This militant prison-like camp setting is not the case for all state run camps in Greece, in fact it is more common for state security forces to be responsible for the management of a camp yet be a completely absent actor. For example the Ritsona refugee camp located 2 hours outside of Athens is an Air Force and Military run camp. The physical structure of the camp is very different from the island “hotspots” as it has no fence enclosing it, everyone lives in tents rather than the portable containers on the islands, and the camp is open for people to go and come as they please throughout the day. The camp was formed directly following the implementation of EU-Turkey deal when the Balkan route closed, as the government and UNHCR responded to more and more people becoming stuck in Greece. While the overall management of the camp was delegated to the Greek military in partnership with International Organization for Migration, the NGO workers and refugees in the camp reported that little to nothing is done in terms of improving infrastructure, security and access to necessary resources as a result. During an interview with Asa Swee, the Greece Country Director for the NGO Lighthouse Relief, that operates as the women and children’s protection lead in Ritsona camp, she provided the following example of how the military allowed the camp to have no running water for over 3 months.
“This is the biggest struggle for the people in the camp, how there is no running water. For 3 months if you asked the military why there was no running water in the camp they would say that it was someone else’s responsibility – the IOM, the Air Force, the local leftist party, anyone but them. It took a group of volunteers hiring and funding an outside contractor to do the job to finally get running water.”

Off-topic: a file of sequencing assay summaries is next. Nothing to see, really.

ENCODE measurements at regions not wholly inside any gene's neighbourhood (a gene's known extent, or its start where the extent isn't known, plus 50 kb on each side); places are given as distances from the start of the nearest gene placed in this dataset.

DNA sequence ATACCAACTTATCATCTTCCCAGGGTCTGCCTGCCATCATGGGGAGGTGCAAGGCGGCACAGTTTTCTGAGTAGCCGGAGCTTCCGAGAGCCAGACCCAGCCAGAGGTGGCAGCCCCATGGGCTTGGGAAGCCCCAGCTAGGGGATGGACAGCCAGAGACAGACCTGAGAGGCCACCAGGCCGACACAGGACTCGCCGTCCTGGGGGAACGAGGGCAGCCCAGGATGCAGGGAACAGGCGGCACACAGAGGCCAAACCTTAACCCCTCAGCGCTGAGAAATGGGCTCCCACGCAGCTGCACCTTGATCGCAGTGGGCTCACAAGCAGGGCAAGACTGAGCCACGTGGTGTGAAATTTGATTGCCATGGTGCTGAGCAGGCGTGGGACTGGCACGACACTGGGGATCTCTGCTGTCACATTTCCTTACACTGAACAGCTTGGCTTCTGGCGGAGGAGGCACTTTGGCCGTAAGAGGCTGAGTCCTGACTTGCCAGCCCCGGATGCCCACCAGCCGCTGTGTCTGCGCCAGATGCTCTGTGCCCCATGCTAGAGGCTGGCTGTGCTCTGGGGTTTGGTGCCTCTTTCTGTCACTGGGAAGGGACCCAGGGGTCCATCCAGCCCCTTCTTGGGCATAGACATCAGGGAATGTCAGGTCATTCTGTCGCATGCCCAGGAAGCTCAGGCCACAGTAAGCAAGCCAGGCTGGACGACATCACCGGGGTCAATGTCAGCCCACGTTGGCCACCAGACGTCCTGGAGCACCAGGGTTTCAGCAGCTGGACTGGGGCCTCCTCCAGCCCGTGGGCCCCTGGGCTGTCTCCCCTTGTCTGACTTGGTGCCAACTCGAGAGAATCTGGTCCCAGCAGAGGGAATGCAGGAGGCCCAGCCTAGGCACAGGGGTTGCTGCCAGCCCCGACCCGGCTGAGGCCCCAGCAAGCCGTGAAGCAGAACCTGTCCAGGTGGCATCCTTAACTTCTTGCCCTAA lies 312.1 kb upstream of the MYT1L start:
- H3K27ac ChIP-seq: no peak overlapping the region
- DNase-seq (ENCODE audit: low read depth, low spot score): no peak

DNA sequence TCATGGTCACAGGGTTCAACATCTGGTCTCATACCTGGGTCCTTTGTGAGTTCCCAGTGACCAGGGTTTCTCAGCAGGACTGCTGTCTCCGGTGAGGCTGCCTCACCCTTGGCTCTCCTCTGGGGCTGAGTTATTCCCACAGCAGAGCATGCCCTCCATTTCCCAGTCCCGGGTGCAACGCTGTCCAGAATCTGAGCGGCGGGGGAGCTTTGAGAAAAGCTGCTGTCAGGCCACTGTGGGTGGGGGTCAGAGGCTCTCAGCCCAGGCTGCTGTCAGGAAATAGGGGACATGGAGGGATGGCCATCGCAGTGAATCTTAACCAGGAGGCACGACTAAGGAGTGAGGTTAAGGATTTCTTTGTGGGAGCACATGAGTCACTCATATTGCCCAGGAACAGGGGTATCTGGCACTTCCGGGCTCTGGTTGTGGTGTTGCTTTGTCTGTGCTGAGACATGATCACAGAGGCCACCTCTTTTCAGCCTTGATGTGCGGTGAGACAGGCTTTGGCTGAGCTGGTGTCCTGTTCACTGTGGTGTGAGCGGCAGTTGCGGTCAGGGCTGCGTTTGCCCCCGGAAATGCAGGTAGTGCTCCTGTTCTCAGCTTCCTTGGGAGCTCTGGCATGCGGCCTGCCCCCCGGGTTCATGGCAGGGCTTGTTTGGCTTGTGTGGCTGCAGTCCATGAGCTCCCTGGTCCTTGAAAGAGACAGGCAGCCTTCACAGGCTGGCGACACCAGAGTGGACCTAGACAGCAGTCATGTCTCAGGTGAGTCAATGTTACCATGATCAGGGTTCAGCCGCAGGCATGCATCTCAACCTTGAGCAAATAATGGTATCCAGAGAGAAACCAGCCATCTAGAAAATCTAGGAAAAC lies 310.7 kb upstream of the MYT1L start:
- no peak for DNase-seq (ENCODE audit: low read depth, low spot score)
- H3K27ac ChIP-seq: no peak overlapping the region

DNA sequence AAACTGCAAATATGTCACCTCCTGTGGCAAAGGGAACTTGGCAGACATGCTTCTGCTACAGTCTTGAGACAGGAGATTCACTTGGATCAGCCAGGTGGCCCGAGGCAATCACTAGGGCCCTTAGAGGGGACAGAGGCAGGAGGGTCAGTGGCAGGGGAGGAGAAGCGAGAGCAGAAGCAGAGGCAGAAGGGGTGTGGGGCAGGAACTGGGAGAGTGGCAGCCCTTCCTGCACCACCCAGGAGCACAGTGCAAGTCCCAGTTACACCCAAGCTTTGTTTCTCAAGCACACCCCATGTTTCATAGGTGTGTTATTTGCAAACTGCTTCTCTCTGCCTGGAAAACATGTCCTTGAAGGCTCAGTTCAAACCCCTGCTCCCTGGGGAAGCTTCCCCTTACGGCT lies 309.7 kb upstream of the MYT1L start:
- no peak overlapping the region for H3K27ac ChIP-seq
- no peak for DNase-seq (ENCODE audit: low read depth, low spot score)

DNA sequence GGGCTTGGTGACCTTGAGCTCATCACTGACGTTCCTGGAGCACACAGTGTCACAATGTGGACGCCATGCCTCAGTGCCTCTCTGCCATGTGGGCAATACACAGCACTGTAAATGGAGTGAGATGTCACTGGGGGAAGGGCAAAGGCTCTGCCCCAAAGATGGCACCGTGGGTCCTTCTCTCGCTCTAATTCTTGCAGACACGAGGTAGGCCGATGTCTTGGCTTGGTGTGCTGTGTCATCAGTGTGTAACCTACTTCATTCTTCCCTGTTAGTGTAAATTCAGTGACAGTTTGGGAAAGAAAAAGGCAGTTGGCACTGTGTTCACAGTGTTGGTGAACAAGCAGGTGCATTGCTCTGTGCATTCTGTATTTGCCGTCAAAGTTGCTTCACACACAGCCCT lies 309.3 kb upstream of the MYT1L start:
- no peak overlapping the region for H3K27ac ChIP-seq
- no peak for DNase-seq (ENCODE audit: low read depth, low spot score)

There are multiple features of this camp that allow the military to be inactive in its management. First, is that the camp is geographically located far from any monitoring entities and the refugees living there have yet to go through the pre-registration process with UNHCR making the camp almost invisible to outside authorities. Also, the co-management structure allows for scapegoating and exchange of culpability. To further complicate this, as IOM is an international entity, you have the deeply political relationship between domestic security forces and international non-state power actors at play. Another example of this dynamic between international non-state and state actors being played in the camp setting in Greece, was in a camp called Sindos, that was opened in late May 2016 to accommodate for the thousands of people who were being evacuated from Idomeni camp on the FYROM border.
Non-Governmental Organizations and UNHCR: